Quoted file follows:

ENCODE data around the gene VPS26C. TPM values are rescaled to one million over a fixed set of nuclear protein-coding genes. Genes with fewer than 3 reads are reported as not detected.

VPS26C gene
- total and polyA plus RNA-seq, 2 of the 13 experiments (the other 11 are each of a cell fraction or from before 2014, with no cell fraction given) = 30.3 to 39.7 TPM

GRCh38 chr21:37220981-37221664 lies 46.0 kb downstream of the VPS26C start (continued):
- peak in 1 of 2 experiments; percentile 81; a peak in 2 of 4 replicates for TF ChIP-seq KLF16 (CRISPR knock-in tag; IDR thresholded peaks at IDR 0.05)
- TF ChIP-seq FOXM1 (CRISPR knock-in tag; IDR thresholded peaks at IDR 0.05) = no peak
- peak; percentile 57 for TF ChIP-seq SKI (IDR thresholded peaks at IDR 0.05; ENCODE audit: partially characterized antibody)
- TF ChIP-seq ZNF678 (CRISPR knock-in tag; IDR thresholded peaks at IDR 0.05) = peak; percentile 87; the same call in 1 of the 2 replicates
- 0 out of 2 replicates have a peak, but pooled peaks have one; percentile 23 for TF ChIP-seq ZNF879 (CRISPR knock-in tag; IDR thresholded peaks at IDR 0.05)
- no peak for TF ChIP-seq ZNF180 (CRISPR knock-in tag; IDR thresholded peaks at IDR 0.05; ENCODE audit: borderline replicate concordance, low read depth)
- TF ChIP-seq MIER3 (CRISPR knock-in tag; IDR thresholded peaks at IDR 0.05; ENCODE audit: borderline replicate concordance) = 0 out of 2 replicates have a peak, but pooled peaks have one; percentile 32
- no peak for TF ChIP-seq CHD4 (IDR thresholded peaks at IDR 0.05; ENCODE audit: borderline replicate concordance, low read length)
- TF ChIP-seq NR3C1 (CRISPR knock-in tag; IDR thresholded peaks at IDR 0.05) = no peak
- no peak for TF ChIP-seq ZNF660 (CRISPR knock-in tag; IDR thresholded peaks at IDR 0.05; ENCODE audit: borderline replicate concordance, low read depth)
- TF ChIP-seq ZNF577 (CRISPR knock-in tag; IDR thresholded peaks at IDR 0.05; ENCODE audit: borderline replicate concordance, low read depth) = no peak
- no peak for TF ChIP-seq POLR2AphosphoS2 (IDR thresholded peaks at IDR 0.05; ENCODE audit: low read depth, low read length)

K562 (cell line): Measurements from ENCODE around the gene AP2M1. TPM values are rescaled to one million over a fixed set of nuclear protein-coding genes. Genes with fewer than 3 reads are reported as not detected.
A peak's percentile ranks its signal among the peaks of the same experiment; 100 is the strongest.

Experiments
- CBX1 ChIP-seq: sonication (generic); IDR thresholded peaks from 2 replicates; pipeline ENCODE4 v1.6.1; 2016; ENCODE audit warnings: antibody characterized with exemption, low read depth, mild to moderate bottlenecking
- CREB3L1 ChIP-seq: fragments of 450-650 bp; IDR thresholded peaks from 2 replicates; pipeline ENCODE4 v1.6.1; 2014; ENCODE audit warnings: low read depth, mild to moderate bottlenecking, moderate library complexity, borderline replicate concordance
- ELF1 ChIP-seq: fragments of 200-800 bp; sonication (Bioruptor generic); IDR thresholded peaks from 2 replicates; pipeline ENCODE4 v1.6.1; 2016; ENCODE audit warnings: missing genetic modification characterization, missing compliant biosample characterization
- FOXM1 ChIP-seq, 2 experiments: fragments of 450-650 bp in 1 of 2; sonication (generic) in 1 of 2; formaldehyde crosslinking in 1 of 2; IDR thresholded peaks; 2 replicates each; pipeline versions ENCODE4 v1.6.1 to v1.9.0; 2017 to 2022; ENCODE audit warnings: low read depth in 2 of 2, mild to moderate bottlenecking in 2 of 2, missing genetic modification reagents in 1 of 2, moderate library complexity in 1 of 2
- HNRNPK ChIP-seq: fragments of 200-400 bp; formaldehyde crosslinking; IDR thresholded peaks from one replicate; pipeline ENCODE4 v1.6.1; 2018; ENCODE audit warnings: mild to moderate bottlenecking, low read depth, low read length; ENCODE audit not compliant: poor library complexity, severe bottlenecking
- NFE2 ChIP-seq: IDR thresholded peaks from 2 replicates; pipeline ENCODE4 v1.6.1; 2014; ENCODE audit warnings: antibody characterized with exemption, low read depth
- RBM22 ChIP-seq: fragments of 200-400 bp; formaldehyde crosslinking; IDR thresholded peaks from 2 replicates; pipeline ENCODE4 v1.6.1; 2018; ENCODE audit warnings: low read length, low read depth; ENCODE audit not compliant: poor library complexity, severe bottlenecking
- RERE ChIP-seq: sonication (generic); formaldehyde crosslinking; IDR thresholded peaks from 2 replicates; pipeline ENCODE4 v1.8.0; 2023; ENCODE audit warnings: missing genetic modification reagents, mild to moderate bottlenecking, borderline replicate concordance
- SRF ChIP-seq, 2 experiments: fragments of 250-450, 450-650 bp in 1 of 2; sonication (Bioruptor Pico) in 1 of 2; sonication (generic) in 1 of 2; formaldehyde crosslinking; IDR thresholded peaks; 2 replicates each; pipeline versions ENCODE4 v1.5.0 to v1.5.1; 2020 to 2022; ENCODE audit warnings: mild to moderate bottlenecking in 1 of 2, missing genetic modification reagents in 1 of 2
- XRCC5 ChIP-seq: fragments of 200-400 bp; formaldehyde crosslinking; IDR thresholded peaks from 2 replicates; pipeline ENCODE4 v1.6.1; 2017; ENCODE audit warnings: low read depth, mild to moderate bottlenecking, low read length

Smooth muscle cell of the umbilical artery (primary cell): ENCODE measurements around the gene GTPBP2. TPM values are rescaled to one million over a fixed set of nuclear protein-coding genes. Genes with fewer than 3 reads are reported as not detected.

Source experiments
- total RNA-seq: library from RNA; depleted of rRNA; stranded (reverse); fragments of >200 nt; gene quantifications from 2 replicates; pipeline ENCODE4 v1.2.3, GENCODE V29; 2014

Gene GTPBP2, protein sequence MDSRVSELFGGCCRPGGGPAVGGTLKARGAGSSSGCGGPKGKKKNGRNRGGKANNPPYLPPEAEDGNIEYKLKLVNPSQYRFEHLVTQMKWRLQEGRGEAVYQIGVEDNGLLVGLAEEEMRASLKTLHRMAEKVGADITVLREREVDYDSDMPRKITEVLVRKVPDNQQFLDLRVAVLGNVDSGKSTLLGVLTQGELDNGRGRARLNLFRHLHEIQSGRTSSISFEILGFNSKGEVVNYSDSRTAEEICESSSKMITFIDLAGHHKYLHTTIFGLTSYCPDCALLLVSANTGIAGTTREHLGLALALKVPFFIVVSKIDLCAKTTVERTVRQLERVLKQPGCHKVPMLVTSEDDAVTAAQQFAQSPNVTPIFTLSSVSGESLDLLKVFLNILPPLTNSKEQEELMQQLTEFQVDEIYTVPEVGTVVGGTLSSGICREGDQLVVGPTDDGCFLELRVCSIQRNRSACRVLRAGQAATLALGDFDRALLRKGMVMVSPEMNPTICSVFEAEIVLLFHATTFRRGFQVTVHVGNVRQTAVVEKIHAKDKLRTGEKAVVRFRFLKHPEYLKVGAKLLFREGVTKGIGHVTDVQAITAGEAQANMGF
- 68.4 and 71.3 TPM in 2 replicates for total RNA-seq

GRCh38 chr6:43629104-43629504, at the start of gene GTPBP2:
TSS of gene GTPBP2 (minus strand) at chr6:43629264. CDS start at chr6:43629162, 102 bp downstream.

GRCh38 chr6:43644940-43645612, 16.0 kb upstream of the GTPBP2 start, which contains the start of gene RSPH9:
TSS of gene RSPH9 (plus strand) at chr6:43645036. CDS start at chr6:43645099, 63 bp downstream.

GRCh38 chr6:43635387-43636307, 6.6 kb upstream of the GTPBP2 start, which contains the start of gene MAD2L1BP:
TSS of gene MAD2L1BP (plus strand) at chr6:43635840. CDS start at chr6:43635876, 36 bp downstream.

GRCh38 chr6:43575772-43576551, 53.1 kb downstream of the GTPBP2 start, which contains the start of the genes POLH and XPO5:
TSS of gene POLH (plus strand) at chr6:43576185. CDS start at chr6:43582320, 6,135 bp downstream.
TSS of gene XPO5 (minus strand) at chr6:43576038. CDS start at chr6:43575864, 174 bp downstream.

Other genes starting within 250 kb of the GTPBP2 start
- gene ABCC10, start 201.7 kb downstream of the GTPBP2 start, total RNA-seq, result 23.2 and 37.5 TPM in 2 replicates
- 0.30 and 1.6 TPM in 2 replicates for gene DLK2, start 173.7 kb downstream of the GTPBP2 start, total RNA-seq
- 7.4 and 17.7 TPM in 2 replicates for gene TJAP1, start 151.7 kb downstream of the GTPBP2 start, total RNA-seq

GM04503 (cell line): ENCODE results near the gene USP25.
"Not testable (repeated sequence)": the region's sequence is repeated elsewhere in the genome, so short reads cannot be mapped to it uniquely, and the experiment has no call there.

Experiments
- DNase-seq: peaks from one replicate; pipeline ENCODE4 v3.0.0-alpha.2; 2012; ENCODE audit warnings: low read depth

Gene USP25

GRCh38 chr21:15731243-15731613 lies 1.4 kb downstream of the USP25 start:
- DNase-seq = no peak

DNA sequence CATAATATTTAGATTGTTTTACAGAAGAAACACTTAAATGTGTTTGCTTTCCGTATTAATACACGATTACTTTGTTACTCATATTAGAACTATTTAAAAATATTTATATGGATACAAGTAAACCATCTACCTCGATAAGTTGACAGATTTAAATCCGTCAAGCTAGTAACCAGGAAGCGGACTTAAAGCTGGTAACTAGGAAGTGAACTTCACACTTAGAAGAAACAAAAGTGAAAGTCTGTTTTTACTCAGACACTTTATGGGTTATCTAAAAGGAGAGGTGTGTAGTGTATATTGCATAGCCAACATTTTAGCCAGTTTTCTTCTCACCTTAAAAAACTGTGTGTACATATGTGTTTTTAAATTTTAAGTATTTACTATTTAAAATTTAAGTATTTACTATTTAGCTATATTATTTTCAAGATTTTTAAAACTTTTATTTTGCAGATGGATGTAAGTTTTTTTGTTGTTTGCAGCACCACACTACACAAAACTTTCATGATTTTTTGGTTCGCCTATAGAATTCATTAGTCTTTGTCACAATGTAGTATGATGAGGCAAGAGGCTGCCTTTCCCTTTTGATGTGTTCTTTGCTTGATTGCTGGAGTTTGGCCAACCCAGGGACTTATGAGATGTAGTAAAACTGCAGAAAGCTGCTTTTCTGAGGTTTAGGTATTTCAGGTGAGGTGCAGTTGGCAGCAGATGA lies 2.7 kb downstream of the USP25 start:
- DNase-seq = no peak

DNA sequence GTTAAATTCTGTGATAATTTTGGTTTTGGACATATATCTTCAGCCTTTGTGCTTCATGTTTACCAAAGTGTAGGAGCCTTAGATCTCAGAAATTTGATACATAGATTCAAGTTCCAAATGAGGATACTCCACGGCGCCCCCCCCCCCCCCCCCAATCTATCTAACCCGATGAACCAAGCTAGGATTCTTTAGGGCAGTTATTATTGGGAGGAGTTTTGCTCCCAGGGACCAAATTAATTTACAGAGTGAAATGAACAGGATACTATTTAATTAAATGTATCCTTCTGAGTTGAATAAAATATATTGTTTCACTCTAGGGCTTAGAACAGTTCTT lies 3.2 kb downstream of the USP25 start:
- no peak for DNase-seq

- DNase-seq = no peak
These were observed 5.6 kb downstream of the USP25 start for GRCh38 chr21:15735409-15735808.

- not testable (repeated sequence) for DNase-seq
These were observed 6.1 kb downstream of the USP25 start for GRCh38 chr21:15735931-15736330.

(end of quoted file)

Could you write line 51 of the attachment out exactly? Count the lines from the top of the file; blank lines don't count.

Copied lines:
- DNase-seq: peaks from one replicate; pipeline ENCODE4 v3.0.0-alpha.2; 2012; ENCODE audit warnings: low read depth